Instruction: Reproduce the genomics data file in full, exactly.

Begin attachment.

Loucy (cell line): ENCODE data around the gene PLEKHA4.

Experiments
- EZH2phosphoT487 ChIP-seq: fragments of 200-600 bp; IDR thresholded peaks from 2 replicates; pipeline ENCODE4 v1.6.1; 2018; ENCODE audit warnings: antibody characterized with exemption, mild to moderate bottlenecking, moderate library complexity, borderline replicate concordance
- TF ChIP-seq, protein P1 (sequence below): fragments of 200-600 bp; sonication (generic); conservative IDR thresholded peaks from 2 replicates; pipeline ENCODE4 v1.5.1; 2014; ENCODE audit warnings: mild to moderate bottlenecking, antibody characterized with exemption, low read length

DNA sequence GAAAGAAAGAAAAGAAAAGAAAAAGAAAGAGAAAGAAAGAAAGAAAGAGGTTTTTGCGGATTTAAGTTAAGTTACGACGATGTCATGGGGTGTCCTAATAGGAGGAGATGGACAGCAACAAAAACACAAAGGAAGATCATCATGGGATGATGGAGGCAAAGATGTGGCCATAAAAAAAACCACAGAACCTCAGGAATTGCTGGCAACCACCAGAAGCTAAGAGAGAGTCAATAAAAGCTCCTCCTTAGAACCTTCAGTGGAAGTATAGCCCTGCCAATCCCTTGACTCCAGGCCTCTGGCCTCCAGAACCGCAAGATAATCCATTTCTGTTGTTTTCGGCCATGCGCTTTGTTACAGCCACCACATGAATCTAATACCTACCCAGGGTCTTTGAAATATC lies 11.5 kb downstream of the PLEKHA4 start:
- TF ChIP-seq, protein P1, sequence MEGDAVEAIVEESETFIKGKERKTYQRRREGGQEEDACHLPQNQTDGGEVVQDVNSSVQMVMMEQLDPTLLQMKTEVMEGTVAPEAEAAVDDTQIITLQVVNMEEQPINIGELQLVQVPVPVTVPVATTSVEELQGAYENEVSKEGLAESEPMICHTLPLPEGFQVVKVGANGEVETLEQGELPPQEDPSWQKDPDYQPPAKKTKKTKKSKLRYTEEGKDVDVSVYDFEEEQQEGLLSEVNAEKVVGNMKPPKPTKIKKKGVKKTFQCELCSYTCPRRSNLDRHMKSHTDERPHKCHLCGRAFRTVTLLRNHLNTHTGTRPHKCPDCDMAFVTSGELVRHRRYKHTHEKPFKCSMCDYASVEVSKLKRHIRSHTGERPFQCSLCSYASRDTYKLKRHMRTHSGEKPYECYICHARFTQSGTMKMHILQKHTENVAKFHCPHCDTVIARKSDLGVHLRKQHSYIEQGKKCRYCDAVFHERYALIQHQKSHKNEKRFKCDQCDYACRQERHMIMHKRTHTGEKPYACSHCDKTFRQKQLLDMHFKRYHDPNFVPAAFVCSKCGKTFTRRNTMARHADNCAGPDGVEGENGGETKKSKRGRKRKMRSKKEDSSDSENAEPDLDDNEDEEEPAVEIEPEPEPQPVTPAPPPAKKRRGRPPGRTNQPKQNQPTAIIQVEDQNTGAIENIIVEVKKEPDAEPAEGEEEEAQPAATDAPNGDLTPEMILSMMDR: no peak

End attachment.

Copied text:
Loucy (cell line): ENCODE data around the gene PLEKHA4.

Experiments
- EZH2phosphoT487 ChIP-seq: fragments of 200-600 bp; IDR thresholded peaks from 2 replicates; pipeline ENCODE4 v1.6.1; 2018; ENCODE audit warnings: antibody characterized with exemption, mild to moderate bottlenecking, moderate library complexity, borderline replicate concordance
- TF ChIP-seq, protein P1 (sequence below): fragments of 200-600 bp; sonication (generic); conservative IDR thresholded peaks from 2 replicates; pipeline ENCODE4 v1.5.1; 2014; ENCODE audit warnings: mild to moderate bottlenecking, antibody characterized with exemption, low read length

DNA sequence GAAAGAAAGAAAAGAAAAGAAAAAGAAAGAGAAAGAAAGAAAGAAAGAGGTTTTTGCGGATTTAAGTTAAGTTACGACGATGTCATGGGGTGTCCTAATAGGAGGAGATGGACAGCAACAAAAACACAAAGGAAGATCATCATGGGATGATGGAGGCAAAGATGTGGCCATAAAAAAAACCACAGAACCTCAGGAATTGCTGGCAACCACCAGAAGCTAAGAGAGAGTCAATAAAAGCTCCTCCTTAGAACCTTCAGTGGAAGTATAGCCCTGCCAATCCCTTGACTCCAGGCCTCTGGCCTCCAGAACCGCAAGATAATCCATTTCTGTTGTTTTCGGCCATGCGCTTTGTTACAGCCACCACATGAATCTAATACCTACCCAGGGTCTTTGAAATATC lies 11.5 kb downstream of the PLEKHA4 start:
- TF ChIP-seq, protein P1, sequence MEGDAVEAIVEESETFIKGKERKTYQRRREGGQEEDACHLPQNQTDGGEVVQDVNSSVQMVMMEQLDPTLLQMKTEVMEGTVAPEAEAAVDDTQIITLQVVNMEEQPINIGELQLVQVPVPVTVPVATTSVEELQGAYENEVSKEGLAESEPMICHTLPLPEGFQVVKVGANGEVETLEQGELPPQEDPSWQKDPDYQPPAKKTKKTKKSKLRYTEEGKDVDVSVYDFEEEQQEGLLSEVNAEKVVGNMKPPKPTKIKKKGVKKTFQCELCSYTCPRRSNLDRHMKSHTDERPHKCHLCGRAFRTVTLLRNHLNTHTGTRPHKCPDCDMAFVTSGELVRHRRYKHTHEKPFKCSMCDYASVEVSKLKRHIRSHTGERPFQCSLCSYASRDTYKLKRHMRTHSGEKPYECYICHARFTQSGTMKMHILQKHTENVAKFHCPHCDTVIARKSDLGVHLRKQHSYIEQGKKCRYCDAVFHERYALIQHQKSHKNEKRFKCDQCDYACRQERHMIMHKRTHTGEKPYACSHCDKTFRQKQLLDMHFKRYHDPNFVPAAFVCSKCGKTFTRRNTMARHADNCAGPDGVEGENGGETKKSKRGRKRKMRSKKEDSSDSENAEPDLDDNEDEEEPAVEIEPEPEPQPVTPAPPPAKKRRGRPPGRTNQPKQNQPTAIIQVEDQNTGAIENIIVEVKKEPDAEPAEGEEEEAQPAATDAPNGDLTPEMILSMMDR: no peak